It’s easy to bring in an aphorism here like “don’t reinvent the wheel.” But it’s not just about avoiding duplicative work—though this is part of it. Instead, Technology Fellow Chris Black sees open source as a space where technology changes fast. Any company trying to build software in step won’t be able to keep up. User needs change: New technologies and forward-looking maintainers can meet them faster.
“Most of our development is built around open source tools, and we’ve been using them since the early days of Linux,” said Black. “Open source is where innovation happens. And if you want to solve brand new problems, you’re going to need the latest technologies.”
While developers can write simple solutions to smaller problems, it’s much easier to pull in open source code that’s been vetted by the community and companies alike. And many dependencies don’t just save time. The effort poured into them by their creators and contributors often results in downstream improvements, like speedier delivery.
Teams have to consume open source to stay ahead, but they don’t always contribute back. Consumption increases speed, but contribution reshapes a company’s engineering culture. And Home Depot engineers have been open sourcing work for years. They’re excited to give back, whether it’s adding to a utility they rely on, sharing a helper tool, or fixing a bug in a dependency. “It’s important to participate in the broader development community,” explained Distinguished Engineer Jermaine Davis, “because whether you know it or not, you’re part of it.”
“Delight” for customers and developers isn’t easy to quantify. But it’s impossible to ignore how much faster the team has become since they’ve started streamlining their developer experience. From 2017 to 2019, the increase in the number of changes to their codebase nearly doubled. Associates across the business – from stores to supply chain and in back-office functions are feeling the difference: “It’s been huge,” said Brown.
“It’s important to participate in the broader development community,” explained Distinguished Engineer Jermaine Davis, “because whether you know it or not, you’re part of it.”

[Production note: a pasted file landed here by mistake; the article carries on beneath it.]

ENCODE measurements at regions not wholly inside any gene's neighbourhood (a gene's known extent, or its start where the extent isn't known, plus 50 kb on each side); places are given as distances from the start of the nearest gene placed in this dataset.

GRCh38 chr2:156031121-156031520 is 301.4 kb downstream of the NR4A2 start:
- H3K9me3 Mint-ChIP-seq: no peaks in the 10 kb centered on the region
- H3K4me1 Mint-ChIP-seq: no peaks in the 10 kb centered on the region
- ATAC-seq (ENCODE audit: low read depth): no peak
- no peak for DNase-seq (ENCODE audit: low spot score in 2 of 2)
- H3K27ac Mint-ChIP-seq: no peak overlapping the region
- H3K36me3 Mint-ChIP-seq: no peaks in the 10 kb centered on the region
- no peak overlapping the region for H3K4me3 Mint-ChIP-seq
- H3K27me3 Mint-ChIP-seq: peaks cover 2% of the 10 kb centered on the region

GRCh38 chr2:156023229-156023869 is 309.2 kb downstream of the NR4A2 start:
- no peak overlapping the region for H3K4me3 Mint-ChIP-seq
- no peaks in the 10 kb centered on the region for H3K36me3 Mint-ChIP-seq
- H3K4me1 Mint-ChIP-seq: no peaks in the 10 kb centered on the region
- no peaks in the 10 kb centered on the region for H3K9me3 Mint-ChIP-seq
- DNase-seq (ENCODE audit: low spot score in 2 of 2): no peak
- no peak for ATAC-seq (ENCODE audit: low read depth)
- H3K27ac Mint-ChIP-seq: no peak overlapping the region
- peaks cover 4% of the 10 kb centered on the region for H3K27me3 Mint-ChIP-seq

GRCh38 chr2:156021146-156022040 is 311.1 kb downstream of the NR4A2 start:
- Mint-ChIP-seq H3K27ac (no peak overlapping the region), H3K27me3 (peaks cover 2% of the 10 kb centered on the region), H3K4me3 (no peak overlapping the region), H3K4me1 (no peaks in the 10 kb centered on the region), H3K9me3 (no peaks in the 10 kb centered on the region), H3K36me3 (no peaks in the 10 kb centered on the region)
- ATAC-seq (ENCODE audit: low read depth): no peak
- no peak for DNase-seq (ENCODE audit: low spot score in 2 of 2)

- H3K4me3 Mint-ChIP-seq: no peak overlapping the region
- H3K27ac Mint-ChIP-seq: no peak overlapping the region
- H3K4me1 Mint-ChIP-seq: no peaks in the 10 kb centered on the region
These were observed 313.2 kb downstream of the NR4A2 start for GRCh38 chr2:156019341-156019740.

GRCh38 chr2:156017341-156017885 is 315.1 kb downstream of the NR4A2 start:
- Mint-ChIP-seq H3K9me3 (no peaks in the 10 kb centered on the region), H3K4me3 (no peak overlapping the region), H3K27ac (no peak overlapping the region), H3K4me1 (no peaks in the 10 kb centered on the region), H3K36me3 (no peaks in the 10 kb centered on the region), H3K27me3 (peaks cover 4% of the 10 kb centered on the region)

“The shifts have been extraordinary as we’re moving to a more agile mindset,” she continued. “GitHub has been critical to evolving our software development lifecycle. We now average about 4,000 commits daily, a speed that just wouldn’t have been possible otherwise.”
GitHub has been critical to evolving our software development lifecycle. We now average about 4,000 commits daily, a speed that just wouldn’t have been possible otherwise.
This shift toward the cloud and toward small, incremental changes to code is now deeply ingrained. Both Brown and Davis point to The Home Depot’s response to the 2020 COVID-19 pandemic as evidence that adaptability isn’t just luck. It’s the result of a careful and strategic investment into the organization’s infrastructure.
“We set ourselves up for success—to be able to scale and react,” said Davis, “Our cloud partners have allowed us to add more compute. We keep shipping product, and our systems just keep humming. No re-architecting—they just handle it.” The team has built software that supports a volume of transactions they never thought possible. They’ve built capabilities to offer same-day or next day delivery to more than 90% of the U.S. in addition to offering new fulfillment options, like curbside pickup, that rolled out in record time.
And with all their developers on GitHub, the move to remote work went smoothly. No matter where Home Depot engineers are coding, GitHub is at the center of their workflow. This provides visibility and simplifies project tracking within and outside the engineering team. GitHub events like issues, pull requests, and commits are all tied to Jira, so anyone in the company can watch a feature in the works, from anywhere in the country.